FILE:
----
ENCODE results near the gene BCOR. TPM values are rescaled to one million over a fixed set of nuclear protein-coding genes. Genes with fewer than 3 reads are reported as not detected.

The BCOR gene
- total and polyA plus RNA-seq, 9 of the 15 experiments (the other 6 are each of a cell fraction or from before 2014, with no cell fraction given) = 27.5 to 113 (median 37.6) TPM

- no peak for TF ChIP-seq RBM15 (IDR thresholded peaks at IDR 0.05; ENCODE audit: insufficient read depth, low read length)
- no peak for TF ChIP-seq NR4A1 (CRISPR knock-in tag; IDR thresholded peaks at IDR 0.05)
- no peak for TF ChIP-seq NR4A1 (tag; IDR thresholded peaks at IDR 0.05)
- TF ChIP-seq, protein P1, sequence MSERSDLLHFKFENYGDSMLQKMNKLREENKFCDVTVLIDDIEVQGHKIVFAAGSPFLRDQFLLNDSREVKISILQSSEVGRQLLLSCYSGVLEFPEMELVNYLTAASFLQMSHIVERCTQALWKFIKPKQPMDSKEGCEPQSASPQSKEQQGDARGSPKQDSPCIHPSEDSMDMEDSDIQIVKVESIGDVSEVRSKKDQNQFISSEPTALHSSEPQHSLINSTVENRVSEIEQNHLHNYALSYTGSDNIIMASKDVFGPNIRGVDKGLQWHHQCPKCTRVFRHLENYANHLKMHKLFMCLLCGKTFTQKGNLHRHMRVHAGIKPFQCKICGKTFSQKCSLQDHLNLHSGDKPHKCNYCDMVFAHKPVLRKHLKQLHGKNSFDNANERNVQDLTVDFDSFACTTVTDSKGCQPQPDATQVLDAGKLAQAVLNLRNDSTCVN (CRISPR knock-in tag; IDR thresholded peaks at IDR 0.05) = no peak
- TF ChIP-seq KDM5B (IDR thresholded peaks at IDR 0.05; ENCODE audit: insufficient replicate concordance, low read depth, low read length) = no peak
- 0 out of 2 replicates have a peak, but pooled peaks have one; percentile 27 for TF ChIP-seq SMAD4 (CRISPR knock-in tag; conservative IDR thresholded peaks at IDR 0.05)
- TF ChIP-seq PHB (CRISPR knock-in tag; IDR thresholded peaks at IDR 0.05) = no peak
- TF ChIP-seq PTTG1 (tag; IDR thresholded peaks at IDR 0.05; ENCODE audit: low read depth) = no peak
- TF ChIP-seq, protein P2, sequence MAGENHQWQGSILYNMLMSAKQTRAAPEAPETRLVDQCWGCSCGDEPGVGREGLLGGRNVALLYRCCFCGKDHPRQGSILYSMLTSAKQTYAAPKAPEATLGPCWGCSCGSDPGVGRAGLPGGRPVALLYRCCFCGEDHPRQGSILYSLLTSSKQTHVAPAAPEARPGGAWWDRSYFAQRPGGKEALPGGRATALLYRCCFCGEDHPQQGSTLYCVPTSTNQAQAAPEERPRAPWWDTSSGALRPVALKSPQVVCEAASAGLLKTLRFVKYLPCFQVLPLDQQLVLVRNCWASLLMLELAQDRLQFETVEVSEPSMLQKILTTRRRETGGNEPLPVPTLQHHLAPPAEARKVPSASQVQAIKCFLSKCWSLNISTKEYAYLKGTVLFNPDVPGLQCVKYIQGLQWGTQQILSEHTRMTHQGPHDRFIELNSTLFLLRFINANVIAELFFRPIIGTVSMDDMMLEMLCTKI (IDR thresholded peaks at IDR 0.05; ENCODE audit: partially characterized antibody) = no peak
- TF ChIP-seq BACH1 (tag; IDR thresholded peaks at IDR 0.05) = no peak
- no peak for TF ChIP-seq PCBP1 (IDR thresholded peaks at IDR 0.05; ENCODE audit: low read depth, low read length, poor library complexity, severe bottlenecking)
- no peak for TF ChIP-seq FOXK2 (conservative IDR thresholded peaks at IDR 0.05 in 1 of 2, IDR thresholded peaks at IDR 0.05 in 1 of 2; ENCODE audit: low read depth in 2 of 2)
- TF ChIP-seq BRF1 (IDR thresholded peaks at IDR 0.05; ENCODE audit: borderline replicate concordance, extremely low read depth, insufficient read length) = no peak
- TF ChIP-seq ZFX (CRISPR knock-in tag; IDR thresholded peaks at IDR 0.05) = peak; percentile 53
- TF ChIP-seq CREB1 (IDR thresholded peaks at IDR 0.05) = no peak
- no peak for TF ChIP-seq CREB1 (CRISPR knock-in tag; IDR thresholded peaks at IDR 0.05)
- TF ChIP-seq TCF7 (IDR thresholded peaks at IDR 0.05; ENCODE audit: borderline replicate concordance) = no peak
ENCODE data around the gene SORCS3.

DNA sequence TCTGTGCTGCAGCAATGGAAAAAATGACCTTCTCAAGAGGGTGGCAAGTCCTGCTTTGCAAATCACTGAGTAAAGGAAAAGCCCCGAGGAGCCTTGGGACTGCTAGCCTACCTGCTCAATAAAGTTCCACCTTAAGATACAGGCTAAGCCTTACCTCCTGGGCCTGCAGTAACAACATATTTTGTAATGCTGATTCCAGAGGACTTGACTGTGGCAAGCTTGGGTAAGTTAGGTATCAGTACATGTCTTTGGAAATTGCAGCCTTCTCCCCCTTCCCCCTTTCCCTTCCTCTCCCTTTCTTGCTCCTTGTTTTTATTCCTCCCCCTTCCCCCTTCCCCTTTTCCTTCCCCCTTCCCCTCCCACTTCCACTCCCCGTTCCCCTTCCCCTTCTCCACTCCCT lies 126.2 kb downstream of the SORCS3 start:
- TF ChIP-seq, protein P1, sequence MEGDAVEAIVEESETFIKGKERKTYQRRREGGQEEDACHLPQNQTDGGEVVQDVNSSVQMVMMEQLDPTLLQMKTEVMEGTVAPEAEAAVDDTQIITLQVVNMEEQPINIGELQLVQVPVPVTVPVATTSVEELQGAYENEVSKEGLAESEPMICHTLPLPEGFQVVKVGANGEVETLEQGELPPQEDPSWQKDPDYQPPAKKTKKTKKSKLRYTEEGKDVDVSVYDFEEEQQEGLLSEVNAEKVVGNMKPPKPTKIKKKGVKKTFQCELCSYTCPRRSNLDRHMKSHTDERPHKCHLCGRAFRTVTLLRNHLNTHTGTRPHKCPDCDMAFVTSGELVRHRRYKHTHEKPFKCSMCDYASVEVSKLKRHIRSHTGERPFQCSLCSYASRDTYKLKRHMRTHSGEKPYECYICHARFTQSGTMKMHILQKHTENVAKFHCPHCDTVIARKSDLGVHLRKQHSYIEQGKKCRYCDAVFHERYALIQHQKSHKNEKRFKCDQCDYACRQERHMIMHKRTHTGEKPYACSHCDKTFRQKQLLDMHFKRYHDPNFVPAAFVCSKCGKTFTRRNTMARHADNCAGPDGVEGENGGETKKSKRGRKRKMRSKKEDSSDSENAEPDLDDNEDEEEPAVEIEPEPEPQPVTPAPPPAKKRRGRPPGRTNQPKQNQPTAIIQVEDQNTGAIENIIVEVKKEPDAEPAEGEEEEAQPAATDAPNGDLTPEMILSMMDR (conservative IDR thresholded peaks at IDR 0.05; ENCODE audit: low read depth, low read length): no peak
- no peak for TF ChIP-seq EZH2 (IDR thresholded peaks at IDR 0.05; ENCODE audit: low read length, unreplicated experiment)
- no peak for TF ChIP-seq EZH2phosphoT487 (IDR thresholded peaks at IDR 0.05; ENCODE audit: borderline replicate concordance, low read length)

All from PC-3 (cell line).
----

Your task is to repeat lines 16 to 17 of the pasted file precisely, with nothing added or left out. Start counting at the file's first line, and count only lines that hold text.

- TF ChIP-seq BRF1 (IDR thresholded peaks at IDR 0.05; ENCODE audit: borderline replicate concordance, extremely low read depth, insufficient read length) = no peak
- TF ChIP-seq ZFX (CRISPR knock-in tag; IDR thresholded peaks at IDR 0.05) = peak; percentile 53